One of the challenges is that in all our cases there is a common attempt to declare the perpetrators not-guilty by reason of insanity and, thus, avoid punishment. However, our lawyer is very experienced professional with a solid background who immediately anticipates such risks and does her best to prevent such outcomes. The RRU gives media coverage and publicity to all the cases, thus eliminating the possibility of bribery and the concealment of facts. Currently, some extremist groups are spreading false information and lies about what women’s organizations are doing in Armenia. They disturb our activities, spread hate messages and threaten us, which is of course having a negative impact on our work and makes us feel insecure and unsafe.
15 year old girl, whose father killed her mother, "And I closed my 5-years old brother's eyes, so he won't see our mom dying on the couch all in blood and stabbed by our father…You guys should be angels coming to help us, I didn't know there are any organizations to give their support and help.''
We will follow-up the current cases and investigate new domestic violence cases at the same time. RRU received a wide public interest not only in capital city but out of it. We will continue to do our RRU activities to the best of our commitment and dedication which are aimed at the decrease of domestic violence level in Armenia.
So far, Society Without Violence used 1300$ from the total grant budget. The money was used for transportation to the regions where domestic violence cases occurred as well as to the court trials, for investigative journalist and attorney's fees and for the acquisition of a new camera.
“Step by step, we are changing the prevailing attitude towards violence against women.” – staff member, Anna Arutshyan
Open the eyes of the public and government officials to the plight of millions of Armenian women.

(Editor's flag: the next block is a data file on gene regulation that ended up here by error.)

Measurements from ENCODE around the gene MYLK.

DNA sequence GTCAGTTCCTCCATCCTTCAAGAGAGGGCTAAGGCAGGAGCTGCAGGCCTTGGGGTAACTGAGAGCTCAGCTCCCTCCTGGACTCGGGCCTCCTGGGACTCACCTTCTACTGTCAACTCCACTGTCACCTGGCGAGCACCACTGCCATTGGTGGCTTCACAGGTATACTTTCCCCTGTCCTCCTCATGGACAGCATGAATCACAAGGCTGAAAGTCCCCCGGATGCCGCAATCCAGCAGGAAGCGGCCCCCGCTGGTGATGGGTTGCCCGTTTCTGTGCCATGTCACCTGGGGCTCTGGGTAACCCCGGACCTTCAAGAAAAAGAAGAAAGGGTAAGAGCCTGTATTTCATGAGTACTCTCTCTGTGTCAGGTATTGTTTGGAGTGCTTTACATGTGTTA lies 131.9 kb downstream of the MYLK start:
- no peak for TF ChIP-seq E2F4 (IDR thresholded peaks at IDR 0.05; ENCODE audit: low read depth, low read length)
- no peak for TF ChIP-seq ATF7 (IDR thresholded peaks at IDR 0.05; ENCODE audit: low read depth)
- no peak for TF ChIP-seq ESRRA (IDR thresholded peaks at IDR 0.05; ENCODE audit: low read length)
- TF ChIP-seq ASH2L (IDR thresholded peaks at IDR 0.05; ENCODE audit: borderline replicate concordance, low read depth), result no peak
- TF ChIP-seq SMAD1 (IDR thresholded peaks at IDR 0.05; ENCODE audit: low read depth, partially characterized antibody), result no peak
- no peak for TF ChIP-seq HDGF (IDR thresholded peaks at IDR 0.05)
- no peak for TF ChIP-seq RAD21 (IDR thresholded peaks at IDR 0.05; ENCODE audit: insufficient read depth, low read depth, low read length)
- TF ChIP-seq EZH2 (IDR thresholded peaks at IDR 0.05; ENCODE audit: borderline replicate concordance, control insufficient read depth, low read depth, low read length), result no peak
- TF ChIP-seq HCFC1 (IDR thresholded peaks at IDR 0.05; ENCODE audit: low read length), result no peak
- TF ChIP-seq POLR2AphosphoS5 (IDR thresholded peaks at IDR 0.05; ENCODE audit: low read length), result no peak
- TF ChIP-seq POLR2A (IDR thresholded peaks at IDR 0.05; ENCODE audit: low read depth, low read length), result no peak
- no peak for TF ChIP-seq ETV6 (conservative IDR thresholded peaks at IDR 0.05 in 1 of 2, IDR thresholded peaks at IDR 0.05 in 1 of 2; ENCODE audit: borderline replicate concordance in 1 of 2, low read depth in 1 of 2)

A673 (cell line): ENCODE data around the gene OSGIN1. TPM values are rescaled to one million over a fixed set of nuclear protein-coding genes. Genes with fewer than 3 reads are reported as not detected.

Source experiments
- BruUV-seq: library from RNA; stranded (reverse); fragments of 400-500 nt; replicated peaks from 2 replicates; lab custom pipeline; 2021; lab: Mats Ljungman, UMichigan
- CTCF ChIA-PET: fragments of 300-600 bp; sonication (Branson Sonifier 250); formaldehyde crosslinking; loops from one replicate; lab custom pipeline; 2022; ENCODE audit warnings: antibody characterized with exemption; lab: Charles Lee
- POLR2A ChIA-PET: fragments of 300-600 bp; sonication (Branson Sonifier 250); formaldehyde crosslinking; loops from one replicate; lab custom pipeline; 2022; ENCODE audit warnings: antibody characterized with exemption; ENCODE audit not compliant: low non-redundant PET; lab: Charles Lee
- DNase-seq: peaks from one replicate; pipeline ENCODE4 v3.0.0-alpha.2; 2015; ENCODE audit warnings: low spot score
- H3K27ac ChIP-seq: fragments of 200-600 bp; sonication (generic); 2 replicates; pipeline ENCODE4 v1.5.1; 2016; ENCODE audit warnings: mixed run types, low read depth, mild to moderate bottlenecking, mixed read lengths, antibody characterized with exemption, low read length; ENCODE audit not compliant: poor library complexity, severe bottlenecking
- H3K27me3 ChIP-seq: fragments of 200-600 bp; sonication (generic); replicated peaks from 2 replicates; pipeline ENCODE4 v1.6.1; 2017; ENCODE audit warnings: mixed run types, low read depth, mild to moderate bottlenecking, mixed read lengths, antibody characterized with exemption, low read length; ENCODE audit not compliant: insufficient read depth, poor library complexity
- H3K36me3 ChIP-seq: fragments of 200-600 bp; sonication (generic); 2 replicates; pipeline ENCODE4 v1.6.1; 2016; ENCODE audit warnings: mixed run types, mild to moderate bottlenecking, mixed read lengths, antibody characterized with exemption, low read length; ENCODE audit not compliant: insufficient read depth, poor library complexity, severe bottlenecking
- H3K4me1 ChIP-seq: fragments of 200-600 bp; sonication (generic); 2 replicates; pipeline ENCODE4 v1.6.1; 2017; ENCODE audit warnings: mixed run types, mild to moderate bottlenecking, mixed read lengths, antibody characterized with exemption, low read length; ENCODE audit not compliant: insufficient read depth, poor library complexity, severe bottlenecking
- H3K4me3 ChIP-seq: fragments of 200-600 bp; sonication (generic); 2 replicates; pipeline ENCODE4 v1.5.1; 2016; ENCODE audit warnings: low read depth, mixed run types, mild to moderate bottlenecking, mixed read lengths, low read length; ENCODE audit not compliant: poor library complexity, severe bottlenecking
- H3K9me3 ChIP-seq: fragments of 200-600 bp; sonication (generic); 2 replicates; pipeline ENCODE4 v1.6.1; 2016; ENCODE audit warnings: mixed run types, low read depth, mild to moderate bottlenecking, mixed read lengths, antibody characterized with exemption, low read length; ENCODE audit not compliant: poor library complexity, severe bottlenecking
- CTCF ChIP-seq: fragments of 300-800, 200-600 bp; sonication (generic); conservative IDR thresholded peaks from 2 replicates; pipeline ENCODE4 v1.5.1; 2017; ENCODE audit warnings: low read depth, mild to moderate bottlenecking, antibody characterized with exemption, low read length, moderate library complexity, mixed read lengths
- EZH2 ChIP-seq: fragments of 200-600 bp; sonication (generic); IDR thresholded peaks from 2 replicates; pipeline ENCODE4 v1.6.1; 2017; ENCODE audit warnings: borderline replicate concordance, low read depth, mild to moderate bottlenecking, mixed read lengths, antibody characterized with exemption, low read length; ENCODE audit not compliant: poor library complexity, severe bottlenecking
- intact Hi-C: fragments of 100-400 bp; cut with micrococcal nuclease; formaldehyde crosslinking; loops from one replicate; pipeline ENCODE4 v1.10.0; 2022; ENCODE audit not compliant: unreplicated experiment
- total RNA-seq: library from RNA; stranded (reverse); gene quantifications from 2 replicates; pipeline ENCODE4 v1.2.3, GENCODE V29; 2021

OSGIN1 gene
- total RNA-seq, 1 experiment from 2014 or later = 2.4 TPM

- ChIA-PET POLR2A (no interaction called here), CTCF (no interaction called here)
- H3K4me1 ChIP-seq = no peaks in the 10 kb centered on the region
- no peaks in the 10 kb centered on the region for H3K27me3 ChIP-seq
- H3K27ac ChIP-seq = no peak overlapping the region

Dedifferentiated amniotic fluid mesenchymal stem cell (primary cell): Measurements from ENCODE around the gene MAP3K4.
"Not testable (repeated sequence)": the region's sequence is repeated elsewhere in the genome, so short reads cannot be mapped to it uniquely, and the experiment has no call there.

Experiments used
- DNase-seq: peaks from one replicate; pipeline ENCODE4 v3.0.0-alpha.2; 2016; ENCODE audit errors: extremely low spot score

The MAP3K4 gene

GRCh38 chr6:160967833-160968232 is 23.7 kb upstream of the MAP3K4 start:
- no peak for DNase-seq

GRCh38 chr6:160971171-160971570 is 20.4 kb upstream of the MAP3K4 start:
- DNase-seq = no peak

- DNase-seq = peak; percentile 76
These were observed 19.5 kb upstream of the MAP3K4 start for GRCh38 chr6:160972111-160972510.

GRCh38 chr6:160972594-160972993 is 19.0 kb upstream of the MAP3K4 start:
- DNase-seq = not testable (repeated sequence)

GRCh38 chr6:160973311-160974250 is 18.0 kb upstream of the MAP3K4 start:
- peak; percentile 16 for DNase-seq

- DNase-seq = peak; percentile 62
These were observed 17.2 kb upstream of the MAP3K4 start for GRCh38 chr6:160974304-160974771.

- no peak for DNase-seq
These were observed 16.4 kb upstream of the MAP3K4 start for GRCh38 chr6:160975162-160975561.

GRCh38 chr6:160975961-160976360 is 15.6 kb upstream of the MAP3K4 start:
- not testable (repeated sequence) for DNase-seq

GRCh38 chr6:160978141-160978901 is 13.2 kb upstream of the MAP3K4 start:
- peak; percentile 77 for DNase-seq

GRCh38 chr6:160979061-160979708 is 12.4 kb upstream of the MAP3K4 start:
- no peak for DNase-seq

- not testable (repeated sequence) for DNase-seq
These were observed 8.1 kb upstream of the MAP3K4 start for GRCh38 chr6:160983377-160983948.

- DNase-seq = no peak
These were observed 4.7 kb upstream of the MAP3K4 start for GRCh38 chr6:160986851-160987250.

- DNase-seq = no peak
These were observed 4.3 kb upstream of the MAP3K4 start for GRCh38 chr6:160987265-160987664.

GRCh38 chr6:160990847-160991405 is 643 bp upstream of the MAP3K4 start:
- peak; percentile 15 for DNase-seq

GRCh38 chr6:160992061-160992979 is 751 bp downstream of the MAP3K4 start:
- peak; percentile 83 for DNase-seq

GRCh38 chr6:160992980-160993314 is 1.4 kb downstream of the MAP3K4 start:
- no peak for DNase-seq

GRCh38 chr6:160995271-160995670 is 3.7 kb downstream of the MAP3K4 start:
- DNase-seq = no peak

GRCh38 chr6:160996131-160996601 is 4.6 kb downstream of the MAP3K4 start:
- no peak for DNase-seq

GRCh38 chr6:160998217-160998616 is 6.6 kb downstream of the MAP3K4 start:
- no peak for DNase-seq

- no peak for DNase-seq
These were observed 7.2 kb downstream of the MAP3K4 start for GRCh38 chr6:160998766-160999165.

Why we care: In Armenia, violence affects millions of women: one in three report physical abuse and over a half of women report psychological or emotional abuse.
How we're solving this: Sending mobile teams of lawyers and journalists to remote areas to report domestic abuse, provide free legal advice, and monitor court cases.
Twenty-year-old Zaruhi Petrosyan was brutally beaten by her husband and mother-in-law and died on October 1st, 2010. In the eyes of the public, she is now just a statistic. The Armenian government has a very poor record on combating widespread violence against women – in fact, it denies it – and is one of the very few countries in Europe without legislation criminalizing domestic violence. Without legal protections, women are denied justice.
Society Without Violence (SWV) is breaking the silence about domestic violence. This year SWV will create a Rapid Response Unit (RRU), comprised of women human rights defenders, to make domestic violence a national priority. In addition to providing on-site support in remote villages, the unit will also observe news, TV talk shows and reality shows to report instances of harmful stereotyping of women and gender discrimination. By organizing public events and press conferences, and publishing articles the unit will shed light on the domestic violence crisis and demand official action.
SWV strives for the following results:
- Change the attitude surrounding domestic violence by exposing the crisis and publicizing the cases documented by the RRU on a dedicated SWV website: www.rru.swv.am.
- Increase the number of domestic violence cases brought to court by providing pro bono legal assistance and publishing the numbers of court-prosecuted cases.
- Change stereotypes of women’s roles by monitoring media content for six months and organizing public and media events that promote women’s rights and dignity.
No woman deserves to be humiliated, offended, or harassed at home or in public. As long as domestic violence is deemed acceptable, the debilitating statistics will continue to increase. The RRU team will ensure that cases do not go unreported and receive public attention and just prosecution.